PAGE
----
As the police cruiser drove west on S.E. Foster Road, an SUV rapidly pulled out of a convenience store parking lot and headed for the Blockbuster store across the street near S.E. Holgate Boulevard. Feist flipped on his flashing red-and-blue lights and pulled up behind the truck in the video store’s parking lot.

After talking with the driver, Feist said he decided to issue a written warning instead of a traffic citation. “He acknowledged what he’d done, and there were no signs of driver impairment. He said he was surprised to see that the video store was open; he’s learned from this [experience], by getting stopped.”

Most district officers don’t want to give tickets to motorists for minor traffic violations, he said. “I don’t want to ruin their holiday, but I’ll let them know the reason why I was concerned about their driving behavior.”

But when it comes to impaired drivers, he added, “We don’t want any drunk drivers ruining anyone’s holiday – either for the day, or for the rest of their lives.” There won’t be any misgivings about making a drunk-driving arrest.

On the road again, Feist admitted that he’d wanted to be a cop ever since he was seven years old, when a police officer friend of his parents took him for a ride in a patrol car. “I graduated from college with a major in criminal justice. I’ve always wanted to have a job in which I can help people, and make a difference in the community.”

Just rolling through the parking lot of a local shopping center, Feist said, helps detour criminal activity.

The officer detoured off S.E. Woodstock Boulevard to drive slowly through a grocery superstore parking lot. “Just being seen here – the presence of the car rolling through – discourages bad behavior.”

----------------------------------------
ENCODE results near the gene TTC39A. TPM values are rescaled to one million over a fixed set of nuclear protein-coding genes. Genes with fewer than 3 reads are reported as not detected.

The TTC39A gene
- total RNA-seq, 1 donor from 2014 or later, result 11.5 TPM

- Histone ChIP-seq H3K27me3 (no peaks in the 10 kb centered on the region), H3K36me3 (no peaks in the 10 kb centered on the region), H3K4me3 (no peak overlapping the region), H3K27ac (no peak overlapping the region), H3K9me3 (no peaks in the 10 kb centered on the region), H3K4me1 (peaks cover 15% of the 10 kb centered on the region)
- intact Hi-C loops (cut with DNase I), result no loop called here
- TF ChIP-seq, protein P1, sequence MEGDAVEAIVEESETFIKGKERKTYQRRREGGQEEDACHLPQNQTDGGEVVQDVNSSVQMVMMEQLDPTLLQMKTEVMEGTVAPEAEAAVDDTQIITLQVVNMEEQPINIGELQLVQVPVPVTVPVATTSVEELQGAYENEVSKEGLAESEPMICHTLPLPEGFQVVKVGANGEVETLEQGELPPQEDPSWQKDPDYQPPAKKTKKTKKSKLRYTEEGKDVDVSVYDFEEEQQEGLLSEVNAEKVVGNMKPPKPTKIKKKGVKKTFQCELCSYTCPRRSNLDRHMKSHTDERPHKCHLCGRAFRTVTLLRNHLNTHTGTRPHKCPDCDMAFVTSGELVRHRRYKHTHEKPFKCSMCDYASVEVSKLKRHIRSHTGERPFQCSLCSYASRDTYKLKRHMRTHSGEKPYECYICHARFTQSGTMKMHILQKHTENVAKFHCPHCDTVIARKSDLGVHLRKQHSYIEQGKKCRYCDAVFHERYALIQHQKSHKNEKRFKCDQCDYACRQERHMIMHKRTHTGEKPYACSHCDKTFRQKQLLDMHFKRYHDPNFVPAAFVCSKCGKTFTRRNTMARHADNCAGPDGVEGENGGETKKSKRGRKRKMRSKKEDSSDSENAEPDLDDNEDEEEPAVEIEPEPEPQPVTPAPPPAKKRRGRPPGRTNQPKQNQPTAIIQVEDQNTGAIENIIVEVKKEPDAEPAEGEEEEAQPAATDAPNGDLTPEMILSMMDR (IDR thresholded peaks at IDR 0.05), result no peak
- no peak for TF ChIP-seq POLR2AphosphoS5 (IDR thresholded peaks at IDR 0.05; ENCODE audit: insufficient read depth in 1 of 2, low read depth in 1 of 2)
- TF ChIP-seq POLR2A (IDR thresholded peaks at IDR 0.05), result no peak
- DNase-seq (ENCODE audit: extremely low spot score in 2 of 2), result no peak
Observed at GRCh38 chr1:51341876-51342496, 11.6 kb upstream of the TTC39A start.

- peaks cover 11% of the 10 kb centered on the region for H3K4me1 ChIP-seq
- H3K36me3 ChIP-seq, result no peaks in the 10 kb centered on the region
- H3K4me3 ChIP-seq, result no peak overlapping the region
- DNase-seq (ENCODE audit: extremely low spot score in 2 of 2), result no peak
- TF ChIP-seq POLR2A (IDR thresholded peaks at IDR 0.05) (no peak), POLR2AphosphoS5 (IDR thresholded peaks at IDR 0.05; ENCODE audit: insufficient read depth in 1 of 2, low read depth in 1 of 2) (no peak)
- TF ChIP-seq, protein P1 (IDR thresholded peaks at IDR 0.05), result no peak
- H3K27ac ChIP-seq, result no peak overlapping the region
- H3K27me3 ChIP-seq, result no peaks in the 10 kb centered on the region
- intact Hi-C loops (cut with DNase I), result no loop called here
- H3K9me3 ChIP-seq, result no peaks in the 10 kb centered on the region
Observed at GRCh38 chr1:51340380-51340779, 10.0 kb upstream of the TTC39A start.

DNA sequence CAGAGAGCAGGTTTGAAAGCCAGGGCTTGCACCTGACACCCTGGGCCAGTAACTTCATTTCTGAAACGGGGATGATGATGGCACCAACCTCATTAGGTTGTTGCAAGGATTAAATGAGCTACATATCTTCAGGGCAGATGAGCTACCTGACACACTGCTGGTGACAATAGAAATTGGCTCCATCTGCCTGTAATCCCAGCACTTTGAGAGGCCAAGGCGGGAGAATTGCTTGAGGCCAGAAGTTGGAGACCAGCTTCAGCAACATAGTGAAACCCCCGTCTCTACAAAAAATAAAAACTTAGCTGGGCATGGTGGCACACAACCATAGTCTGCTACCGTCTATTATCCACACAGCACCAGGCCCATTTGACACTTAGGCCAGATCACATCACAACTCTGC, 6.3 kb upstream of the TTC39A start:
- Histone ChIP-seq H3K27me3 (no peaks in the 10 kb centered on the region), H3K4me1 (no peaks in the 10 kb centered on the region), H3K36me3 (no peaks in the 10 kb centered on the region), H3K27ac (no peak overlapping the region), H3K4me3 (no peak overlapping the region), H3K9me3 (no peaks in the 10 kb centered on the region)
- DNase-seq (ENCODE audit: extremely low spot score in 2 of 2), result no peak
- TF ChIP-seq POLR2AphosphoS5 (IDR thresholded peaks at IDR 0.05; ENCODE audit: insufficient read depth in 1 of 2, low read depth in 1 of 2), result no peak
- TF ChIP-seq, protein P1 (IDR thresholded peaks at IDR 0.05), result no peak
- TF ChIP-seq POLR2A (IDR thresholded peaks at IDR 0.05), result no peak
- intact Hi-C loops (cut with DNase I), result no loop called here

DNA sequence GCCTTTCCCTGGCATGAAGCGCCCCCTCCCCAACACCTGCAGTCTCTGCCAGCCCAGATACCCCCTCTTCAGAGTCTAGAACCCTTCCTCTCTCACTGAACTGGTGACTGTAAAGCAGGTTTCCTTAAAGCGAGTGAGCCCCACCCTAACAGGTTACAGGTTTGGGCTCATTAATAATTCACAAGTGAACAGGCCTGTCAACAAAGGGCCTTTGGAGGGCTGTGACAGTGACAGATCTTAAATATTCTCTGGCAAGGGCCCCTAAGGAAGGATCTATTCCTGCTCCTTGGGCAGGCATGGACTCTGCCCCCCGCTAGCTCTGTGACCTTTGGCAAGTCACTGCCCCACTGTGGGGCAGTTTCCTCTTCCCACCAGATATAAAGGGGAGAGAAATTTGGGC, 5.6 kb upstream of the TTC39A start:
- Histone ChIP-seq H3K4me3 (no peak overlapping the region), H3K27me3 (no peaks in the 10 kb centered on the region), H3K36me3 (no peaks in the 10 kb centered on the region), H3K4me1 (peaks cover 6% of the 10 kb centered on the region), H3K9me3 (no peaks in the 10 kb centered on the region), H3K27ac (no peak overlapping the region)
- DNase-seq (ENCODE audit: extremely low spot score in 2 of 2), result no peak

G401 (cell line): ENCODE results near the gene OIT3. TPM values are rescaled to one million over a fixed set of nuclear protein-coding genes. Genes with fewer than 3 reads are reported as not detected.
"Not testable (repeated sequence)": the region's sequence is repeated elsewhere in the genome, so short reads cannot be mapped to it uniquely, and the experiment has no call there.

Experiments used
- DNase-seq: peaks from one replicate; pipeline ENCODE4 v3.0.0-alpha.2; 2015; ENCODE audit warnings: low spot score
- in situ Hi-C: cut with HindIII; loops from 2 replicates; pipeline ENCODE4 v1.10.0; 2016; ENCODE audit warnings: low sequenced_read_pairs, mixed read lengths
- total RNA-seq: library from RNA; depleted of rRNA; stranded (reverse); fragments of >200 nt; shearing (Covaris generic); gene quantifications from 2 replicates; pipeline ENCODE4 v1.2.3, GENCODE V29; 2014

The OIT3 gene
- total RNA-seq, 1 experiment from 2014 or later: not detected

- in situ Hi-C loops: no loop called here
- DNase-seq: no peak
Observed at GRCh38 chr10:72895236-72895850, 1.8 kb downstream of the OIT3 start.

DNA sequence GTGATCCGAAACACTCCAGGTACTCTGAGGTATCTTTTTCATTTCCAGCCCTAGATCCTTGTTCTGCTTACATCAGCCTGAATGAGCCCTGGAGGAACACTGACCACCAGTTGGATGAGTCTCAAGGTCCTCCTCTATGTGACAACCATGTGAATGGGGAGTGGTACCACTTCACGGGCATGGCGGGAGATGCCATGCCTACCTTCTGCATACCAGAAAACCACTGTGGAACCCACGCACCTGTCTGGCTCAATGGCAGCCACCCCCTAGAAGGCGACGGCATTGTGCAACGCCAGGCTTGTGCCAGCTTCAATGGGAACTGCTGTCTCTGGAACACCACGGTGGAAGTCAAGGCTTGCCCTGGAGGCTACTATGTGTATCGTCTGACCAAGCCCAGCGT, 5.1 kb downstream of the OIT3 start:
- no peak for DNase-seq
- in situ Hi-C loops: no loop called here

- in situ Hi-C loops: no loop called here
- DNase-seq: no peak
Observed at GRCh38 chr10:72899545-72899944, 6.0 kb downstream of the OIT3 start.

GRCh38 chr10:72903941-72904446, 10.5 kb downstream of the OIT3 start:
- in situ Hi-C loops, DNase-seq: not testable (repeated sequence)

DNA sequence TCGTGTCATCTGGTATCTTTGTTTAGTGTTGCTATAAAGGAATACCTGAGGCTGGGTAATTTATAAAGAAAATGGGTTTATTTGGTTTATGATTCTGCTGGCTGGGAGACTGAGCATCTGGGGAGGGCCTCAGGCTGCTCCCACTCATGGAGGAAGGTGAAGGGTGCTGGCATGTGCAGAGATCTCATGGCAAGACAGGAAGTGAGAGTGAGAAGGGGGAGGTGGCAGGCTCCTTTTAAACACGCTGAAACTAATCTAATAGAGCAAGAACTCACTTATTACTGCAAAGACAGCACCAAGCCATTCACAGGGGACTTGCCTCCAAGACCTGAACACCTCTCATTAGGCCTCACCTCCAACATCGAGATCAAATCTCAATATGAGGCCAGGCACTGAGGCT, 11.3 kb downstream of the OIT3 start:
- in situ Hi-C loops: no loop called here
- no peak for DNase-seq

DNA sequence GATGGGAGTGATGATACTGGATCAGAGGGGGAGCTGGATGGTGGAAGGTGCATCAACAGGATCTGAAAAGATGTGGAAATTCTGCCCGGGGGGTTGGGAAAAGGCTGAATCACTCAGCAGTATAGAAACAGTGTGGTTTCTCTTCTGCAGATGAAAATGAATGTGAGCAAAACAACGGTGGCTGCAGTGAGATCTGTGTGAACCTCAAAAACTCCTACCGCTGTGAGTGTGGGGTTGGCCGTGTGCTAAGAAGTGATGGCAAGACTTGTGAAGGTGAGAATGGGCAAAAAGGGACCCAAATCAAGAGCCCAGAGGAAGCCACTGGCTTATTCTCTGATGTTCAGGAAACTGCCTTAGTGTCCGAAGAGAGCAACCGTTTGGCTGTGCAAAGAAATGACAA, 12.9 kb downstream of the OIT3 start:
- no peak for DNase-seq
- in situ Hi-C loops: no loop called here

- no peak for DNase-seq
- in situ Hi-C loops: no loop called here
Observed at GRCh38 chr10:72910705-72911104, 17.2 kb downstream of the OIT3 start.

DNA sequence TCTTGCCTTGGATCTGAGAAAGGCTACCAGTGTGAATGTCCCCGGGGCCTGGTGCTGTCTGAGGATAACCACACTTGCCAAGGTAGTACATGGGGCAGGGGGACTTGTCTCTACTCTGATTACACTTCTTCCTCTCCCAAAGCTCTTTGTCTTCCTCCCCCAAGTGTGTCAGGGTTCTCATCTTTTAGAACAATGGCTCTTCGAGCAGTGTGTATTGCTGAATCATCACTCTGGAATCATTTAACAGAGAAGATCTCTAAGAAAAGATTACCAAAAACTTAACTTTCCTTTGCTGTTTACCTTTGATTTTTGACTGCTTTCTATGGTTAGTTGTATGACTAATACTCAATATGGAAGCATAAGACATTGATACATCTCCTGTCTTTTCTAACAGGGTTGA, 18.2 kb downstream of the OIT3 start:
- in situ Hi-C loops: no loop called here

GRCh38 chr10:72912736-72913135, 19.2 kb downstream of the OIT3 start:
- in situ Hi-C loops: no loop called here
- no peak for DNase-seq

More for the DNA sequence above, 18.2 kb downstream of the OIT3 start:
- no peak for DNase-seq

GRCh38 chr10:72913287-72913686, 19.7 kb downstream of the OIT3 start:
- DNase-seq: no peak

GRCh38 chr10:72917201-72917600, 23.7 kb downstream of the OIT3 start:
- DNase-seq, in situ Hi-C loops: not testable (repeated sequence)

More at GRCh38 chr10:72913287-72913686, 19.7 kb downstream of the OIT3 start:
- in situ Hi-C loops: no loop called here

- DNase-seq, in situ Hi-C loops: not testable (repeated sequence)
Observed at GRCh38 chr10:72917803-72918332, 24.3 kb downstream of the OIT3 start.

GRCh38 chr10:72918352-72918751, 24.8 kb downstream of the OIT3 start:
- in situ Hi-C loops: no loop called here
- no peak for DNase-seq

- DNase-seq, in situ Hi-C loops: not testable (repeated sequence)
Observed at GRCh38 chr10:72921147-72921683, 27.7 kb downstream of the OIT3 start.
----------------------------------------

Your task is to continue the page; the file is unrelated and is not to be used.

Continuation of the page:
Officer Feist scanned the scene – shoppers picking up last-minute Thanksgiving Day treats. “We don’t target or ‘profile’ individuals; instead, we’re looking for behaviors that raise our suspicions. Just because I’m looking at someone doesn’t mean that I think they’re doing something wrong. I’m a people person; I like watching people, and talking with them.”

Then the radio crackled to life, asking him to assist another officer with a transient camped out in the shelter of a restaurant’s overhanging roof. We arrived at the address, and the officers talked with the man, helped him up, and moved him along.

Aiding another officer in responding to a restaurant’s complaint, Feist encourages a homeless man to seek less-public shelter.

“I feel bad,” Feist said. “He just wants a dry place to stay. However this restaurant is open, and customers have expressed concerns about having to walk past him. He said he’s been on the street for four years because of alcoholism. Even though we asked him to move to a less conspicuous place, he thanked us, and told us the police have always treated him with respect.”

The Thanksgiving Day rainstorm relentlessly battered the patrol car’s windshield with large raindrops, as the officer continued to visit trouble spots in the Southeast Portland neighborhoods he was serving.

About his career choice, Feist continued, “I do like my job; it’s a great profession. You’re out on the street, ready to be of service, either by yourself or with a partner. The scenery is constantly changing; you’re not in a cubicle. It’s not for everyone. You can’t ‘wear your heart on your sleeve’. When people say mean things to you, you have to be able to let it slide – not take it personally.”

Hours after our ride-along started, Feist stopped by Sawyer’s Market at S.E. 60th Avenue and Flavel Street. The officer stepped out to talk with three young people hanging out just outside the door, next to the pay phone. “The neighbors complain that this seems to be a gathering place; but these kids all have good ID, and say they’re waiting for a ride.”

As Feist dropped us off at the end of our ride, he said he was now looking forward to a Thanksgiving dinner with his family, at the conclusion of his 10-hour shift.

Although police decisions are sometimes second-guessed by press and public, our experience with Officer Feist left us thankful that there are men and women who choose to help keep our neighborhoods safe and livable – even on dark, rainy holidays when they’d rather be at home.

© 2009 David F. Ashton ~ East Portland News